“I’ve spent periods in both occupations on two or three occasions and I feel really lucky to dip into another job. It helps with my writing, having the real world going on and not just being inside my head. I find writing a hard job, to sit at home and try to discipline myself, but social work was also really hard, so I won’t do two hard jobs again. I’ll always write, but the next job I take on will be easier and unqualified.”

© Synchronicity Films Ltd / Mark Mainz
Jenna Coleman as Joanna in the TV adaptation of The Cry

Having at one point been a social worker in Barlinnie prison before leaving the profession after The Cry’s success, Helen called upon her experiences in the role to write Worst Case Scenario.

While The Cry, which starred Jenna Coleman in the TV adaptation, was a harrowing domestic noir, set in Scotland and Australia, about a missing child, Worst Case Scenario is a darkly comic thriller featuring a devil-may-care prison social worker. “I didn’t mean it to be comedic,” explained Helen, who once enrolled in a stand-up comedy course to gain confidence to do author talks.

“It started in line with the others I’d previously written, but I was halfway through when I wrote a scene with a social worker, who has all of these complaints against her because she’s about to leave and so has lost her filter. When I read it back I dumped the rest of the book and started again with Mary.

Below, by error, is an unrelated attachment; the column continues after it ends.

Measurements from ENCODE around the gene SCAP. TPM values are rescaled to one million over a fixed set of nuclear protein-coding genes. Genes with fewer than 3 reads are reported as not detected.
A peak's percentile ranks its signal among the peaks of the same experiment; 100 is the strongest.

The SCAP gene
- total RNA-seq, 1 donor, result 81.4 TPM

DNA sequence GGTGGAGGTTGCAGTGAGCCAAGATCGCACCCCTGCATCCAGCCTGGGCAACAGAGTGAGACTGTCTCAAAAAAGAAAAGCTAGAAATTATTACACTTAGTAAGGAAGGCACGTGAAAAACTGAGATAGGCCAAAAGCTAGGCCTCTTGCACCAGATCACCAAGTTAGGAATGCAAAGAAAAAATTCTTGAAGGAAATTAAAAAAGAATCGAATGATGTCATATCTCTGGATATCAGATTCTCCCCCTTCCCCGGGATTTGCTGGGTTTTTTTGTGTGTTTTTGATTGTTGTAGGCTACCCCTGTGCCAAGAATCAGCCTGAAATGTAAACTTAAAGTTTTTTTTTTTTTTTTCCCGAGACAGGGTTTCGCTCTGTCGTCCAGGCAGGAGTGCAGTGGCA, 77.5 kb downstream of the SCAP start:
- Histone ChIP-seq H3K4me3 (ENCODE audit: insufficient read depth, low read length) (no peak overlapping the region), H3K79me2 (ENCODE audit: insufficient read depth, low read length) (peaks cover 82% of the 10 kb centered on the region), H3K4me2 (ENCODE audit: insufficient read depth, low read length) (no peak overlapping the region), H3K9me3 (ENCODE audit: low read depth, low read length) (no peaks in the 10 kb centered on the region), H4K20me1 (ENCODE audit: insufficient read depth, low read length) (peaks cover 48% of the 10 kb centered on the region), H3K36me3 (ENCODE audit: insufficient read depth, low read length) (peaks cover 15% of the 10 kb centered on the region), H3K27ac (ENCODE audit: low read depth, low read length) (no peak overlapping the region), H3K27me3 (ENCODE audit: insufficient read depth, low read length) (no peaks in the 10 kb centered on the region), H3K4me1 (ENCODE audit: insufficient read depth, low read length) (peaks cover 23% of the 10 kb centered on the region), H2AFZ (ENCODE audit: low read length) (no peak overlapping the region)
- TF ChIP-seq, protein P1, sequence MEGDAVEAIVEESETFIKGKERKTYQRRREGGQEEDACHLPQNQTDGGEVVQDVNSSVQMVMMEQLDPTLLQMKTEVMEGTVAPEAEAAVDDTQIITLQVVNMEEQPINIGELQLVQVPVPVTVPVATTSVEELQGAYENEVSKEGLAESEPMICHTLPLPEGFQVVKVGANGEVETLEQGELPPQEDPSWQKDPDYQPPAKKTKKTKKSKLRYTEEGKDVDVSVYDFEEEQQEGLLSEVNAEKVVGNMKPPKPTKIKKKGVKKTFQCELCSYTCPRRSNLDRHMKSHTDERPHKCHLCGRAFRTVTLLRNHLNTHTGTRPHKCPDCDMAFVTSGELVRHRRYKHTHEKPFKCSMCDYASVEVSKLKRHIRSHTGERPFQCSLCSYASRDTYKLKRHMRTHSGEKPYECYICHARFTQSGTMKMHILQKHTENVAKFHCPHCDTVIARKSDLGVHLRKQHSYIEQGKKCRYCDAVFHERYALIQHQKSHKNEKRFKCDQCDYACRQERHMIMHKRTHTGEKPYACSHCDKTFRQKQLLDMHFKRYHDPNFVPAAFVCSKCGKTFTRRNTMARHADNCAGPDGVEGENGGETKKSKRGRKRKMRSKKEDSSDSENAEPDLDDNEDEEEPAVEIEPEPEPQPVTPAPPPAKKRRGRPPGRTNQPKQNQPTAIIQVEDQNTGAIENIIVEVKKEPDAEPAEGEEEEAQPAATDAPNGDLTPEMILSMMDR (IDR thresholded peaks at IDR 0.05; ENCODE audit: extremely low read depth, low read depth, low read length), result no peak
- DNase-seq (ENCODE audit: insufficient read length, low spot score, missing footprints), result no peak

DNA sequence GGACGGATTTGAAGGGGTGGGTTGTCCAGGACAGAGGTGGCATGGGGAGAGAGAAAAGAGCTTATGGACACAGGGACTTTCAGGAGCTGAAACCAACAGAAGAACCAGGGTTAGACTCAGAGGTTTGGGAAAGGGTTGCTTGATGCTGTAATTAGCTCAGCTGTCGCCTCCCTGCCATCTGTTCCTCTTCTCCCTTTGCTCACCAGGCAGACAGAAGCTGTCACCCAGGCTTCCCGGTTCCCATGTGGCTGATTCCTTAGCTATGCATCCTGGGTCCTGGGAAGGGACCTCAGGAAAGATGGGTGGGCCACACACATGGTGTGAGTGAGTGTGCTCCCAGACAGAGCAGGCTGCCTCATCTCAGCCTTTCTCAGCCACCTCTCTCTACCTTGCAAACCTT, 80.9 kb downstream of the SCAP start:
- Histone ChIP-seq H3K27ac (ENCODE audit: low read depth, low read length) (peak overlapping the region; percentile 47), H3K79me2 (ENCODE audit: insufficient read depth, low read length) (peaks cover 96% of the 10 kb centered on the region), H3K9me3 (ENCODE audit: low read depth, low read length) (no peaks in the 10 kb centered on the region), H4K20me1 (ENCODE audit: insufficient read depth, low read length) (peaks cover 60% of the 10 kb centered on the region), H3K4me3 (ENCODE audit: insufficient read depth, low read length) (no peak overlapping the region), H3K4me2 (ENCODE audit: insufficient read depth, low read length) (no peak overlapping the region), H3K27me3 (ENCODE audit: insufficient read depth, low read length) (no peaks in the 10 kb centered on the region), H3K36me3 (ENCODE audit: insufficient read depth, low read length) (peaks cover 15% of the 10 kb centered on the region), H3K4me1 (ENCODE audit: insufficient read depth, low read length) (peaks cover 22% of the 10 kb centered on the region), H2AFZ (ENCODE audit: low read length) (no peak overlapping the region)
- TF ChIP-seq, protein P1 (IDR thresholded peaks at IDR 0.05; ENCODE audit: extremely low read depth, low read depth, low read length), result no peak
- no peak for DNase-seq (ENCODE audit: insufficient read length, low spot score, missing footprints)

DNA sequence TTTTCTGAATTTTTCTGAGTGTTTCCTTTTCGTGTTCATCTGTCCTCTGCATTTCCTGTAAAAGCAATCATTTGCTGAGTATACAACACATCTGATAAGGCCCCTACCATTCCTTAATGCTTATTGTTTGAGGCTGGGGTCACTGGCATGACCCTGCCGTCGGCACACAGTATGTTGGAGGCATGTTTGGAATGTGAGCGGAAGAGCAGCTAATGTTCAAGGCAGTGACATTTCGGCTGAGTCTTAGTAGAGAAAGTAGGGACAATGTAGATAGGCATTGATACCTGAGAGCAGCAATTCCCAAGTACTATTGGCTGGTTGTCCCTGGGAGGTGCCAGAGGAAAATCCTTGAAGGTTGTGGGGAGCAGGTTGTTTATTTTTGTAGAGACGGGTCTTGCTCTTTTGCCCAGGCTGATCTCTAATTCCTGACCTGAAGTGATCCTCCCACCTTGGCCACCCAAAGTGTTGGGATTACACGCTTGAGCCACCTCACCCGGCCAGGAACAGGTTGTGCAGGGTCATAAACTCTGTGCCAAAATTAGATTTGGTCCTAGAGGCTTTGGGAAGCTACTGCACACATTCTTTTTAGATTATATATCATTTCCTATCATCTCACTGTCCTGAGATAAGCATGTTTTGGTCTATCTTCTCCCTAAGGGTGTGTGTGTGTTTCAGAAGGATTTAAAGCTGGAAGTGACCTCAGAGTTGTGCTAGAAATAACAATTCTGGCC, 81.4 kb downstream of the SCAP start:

“I liked Mary’s voice. She just so happened to be funny. I had just left social work, so felt I could talk about it more freely. I’m always very careful with confidentiality, but I thought I could be more objective looking at her job, how strung-out she is and how difficult the role is.”

The book has just been nominated for the Theakston Old Peculier Crime Novel Of The Year, the UK’s most prestigious crime-writing award and Helen is one of six Scottish authors on the 18-strong longlist.

“It’s not something I expected, so I’m really chuffed,” she said. “What a list to be part of – it’s incredible to be among them. Alongside Chris Brookmyre and Denise Mina, that’s three Glaswegian authors – if you can call me Glaswegian.”

A sense of geographical identity has been missing in Helen for most of her life. Ash Mountain is the first of her novels to be entirely set in Australia – in her home state of Victoria – after she was discouraged early in her career to set her writing in her homeland.

“My first publisher, who was Australian, told me not to set it in Australia because it wouldn’t sell. I wasn’t the only writer told that.